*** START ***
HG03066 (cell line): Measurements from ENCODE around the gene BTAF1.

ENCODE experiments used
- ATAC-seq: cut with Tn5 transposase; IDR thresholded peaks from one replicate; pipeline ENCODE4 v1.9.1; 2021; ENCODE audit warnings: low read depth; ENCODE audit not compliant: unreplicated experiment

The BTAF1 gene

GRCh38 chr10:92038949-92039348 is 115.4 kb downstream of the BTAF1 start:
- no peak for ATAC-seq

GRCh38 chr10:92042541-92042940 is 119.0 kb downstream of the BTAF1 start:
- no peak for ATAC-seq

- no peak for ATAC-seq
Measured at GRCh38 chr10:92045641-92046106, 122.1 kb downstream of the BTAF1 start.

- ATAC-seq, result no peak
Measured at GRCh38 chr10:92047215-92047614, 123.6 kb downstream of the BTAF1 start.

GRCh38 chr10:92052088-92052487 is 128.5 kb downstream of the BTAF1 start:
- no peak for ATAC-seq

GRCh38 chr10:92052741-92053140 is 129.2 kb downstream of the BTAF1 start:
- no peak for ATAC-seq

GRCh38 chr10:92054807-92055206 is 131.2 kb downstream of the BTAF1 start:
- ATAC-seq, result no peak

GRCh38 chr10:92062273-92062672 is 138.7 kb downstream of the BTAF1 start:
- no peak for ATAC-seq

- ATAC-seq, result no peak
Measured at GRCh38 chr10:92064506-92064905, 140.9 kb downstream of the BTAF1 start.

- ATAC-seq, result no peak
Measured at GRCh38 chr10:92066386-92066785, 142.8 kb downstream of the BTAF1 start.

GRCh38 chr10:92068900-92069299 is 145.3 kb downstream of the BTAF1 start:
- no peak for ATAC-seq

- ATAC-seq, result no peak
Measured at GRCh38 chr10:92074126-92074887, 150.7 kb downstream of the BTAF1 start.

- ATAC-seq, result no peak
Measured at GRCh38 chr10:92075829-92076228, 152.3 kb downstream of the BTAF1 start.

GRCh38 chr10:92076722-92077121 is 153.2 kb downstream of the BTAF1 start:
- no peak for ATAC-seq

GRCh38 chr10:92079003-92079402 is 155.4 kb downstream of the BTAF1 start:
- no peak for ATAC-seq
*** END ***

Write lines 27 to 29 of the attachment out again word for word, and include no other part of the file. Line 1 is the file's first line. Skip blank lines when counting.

- ATAC-seq, result no peak
Measured at GRCh38 chr10:92074126-92074887, 150.7 kb downstream of the BTAF1 start.

- ATAC-seq, result no peak